Florida wildlife officials rule that kids' gator pool parties are unsafe

Lewis Gaff of the Alligator Attraction in Madeira Beach introduces kids to a 4-foot-long alligator named Burger at a child’s birthday pool party in St. Petersburg in May.
Lewis Gaff of the Alligator Attraction in Madeira Beach introduces kids to a 4-foot-long alligator named Burger at a child’s birthday pool party in St. Petersburg in May.
Published Oct. 4, 2012

MADEIRA BEACH — Invitations to the birthday pool party for 8-year-old Marshall Jones announced two special guests.

Friends and parents jumped into the water to photograph and swim with the pair, Cupcake and Burger, two gators from the Alligator Attraction in John's Pass.

"Not a single kid freaked out," said Chris Jones, Marshall's dad. "Not one."

But investigators at the Florida Fish and Wildlife Conservation Commission think "gator parties" are unsafe for kids and parents.

They have told Alligator Attraction, the Madeira Beach facility that houses 50 gators, a tortoise and koi fish, that alligators no longer will be allowed to swim freely in residential swimming pools.

The wildlife commission's decision came weeks after the "gator parties'' were featured in local media outlets, Good Morning America and the New York Daily News. For $175, workers at the Madeira Beach facility take alligators under 4 feet long to pool parties in Tampa Bay area and allow guests to hold and photograph them.

Then the phones started ringing. At least 10 complaints were filed with the wildlife commission.

One was a letter from the Animal Rights Foundation of Florida, asking officials to "take a second look at this exhibition."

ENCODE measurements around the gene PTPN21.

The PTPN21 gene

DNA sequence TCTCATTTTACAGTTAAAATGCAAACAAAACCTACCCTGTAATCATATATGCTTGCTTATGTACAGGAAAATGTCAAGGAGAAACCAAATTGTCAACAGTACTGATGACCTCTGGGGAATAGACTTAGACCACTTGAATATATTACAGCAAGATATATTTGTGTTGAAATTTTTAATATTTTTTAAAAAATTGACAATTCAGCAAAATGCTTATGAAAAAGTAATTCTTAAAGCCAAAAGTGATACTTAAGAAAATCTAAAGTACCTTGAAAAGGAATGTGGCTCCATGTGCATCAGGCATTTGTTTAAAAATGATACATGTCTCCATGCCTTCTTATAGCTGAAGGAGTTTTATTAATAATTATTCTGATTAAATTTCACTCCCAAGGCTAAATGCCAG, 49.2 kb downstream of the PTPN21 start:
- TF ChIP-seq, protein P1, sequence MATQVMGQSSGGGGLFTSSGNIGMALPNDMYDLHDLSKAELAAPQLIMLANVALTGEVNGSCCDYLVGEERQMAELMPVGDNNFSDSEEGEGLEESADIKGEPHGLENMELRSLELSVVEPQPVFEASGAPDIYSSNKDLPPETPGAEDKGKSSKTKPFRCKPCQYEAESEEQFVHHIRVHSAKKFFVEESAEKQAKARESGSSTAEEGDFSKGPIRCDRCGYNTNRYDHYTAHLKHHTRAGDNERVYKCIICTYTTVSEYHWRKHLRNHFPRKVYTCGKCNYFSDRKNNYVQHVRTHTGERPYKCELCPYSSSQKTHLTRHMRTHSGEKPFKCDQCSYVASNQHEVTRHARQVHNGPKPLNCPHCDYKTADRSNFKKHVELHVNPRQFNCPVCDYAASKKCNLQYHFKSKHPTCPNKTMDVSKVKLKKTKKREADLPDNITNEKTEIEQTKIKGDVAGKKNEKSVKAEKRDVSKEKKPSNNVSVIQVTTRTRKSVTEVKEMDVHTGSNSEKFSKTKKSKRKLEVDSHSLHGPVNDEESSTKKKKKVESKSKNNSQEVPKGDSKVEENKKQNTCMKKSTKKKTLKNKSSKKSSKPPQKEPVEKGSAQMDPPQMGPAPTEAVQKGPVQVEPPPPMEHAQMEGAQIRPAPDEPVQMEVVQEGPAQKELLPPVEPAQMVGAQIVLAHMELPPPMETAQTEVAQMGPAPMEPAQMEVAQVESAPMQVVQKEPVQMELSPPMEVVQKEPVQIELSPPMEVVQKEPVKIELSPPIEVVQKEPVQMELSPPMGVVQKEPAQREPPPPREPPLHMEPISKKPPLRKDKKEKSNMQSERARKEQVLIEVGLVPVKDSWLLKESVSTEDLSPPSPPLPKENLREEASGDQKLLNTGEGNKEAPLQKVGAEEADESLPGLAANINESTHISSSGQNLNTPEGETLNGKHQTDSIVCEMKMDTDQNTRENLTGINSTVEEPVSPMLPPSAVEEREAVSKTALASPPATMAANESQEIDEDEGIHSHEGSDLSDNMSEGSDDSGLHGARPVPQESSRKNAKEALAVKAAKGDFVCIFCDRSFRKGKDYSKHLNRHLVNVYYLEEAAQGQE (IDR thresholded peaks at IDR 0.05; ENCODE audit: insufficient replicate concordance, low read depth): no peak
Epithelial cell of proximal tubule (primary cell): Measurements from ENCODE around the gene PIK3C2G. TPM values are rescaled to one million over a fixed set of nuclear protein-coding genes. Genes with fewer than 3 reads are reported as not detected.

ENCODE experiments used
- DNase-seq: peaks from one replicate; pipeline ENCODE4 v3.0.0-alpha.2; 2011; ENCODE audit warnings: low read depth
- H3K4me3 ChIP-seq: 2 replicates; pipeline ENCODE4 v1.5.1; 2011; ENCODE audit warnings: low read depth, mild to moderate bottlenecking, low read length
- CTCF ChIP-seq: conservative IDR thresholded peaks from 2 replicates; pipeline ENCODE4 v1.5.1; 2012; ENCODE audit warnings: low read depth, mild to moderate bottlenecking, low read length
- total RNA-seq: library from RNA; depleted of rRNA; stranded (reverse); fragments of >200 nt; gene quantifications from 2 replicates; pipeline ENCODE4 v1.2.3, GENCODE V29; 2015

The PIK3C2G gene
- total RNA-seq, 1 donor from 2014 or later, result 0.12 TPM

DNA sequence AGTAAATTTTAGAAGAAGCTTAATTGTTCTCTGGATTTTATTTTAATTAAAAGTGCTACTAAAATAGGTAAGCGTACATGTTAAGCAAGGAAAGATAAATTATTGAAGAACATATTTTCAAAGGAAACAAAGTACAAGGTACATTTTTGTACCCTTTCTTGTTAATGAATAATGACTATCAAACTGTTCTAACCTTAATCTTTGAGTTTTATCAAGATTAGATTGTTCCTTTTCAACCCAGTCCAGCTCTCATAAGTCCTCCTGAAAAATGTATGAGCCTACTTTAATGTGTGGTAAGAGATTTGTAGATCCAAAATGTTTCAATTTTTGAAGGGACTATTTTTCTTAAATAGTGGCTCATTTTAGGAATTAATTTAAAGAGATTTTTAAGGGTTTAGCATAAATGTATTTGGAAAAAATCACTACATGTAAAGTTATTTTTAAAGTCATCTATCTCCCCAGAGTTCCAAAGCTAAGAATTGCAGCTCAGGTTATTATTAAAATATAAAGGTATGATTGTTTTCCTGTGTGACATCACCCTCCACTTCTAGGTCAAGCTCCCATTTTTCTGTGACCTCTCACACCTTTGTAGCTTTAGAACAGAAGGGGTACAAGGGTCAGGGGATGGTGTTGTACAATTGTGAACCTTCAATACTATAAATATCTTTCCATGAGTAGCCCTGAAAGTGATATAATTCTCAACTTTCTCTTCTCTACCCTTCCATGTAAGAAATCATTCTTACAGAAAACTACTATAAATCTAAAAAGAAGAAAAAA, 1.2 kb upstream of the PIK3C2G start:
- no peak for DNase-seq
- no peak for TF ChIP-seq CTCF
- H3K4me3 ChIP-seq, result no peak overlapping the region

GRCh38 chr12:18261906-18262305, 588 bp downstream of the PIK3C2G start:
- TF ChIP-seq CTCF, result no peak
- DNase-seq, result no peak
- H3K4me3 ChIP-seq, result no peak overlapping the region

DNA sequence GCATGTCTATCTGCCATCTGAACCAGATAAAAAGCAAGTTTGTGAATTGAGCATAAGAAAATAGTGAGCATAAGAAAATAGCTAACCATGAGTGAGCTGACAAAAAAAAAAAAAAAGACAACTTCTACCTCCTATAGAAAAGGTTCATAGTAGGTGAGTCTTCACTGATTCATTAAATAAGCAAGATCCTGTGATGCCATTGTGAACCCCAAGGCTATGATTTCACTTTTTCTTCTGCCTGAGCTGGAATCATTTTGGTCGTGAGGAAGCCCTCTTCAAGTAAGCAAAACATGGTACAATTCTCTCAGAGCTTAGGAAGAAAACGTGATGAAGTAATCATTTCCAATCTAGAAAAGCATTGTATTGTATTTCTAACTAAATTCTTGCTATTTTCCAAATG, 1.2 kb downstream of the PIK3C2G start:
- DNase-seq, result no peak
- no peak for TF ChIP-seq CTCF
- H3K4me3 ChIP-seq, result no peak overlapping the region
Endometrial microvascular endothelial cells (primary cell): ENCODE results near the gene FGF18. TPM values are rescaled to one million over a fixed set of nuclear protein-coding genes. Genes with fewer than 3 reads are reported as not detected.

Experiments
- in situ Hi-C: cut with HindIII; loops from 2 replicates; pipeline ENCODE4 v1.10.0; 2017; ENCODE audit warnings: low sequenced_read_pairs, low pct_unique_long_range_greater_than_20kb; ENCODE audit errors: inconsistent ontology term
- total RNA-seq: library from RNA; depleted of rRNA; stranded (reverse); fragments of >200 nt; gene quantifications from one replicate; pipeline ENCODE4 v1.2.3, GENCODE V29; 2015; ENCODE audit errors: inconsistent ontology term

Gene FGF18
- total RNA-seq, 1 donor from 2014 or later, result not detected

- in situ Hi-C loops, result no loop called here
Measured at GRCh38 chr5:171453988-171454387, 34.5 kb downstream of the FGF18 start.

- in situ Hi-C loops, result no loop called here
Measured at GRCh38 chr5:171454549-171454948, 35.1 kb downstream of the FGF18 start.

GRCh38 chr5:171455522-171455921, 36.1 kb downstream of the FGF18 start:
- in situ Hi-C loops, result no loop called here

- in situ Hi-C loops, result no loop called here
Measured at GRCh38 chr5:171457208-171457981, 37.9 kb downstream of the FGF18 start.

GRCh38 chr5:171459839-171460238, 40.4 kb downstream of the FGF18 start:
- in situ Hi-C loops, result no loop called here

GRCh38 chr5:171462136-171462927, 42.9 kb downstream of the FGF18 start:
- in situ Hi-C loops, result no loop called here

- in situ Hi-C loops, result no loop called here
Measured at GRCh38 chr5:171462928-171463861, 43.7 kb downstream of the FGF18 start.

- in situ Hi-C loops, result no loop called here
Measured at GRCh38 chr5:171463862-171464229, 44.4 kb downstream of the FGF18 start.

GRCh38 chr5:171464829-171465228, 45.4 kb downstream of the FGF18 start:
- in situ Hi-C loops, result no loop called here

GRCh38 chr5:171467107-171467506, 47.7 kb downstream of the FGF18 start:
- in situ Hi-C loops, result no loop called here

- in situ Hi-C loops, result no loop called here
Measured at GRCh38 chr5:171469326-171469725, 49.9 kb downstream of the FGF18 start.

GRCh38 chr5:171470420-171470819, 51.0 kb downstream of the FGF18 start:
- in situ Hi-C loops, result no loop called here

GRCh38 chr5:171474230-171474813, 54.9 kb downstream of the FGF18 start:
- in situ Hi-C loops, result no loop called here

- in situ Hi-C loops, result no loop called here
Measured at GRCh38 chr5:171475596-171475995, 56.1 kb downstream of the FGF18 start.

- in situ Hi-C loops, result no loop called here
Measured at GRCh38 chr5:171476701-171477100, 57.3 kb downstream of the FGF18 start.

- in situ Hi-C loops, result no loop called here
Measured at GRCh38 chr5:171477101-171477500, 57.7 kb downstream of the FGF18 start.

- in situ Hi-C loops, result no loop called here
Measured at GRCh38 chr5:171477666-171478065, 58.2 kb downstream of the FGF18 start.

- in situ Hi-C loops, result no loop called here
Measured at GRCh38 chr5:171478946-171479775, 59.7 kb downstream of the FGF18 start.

Investigators inspected Alligator Attraction on Wednesday and found no violations, said wildlife commission spokesman Officer Baryl Martin.

But investigators told workers that gators taken to pool parties had to be held or kept on a leash at all times.

In a letter sent to the animal rights group, investigators cited a state regulation saying handlers must keep captive wildlife "under rigid supervision and control in order to prevent injuries. … This poses a serious public safety risk and could result in scratching of persons, loosening of tape around its mouth, or unrestrained thrashing of its tail."

Bob Barrett, the facility's owner, said handlers already take the necessary precautions.

"Safety first, safety first, safety first, that's our three mottoes," Barrett said, but later added, "Whatever they want, we'll do."

Before the gators are placed inside the pool, he said, a handler speaks with party guests about precautions, such as no pulling or chasing the gators. The reptiles' jaws are bound with electric tape.

At Marshall's party, Jones said about five kids were allowed in the pool at a time to interact with the reptiles while the handler held the gator. Another gator is handled by a second worker outside the pool.

The gator swam freely in the pool only when the kids were out of the water, Jones said.

"Every single person in the party was blown away by it," he said. For weeks, Jones received calls from parents asking for photos.

Don Anthony, spokesman for the Animal Rights Foundation of Florida, said the parties are "a dumb thing to do."

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"Exposing little kids to the dangers of something as unpredictable as an alligator and putting an alligator into a completely unnatural environment," he said, "it's just not good for either."

A bite from an alligator, even a small one, could leave a disfiguring scar. A slap of a tail or a head butt could cause serious injuries, said University of Florida alligator biologist Kent Vliet.

He acknowledged that the size of the gator and the precautions by handlers may reduce danger.

But, Vliet said, "I have some concerns with the notion of having children in the water with alligators."

Marshall, however, enjoyed his pool party. Handlers gave him an alligator tooth for his birthday.

"He absolutely loved it," his father said.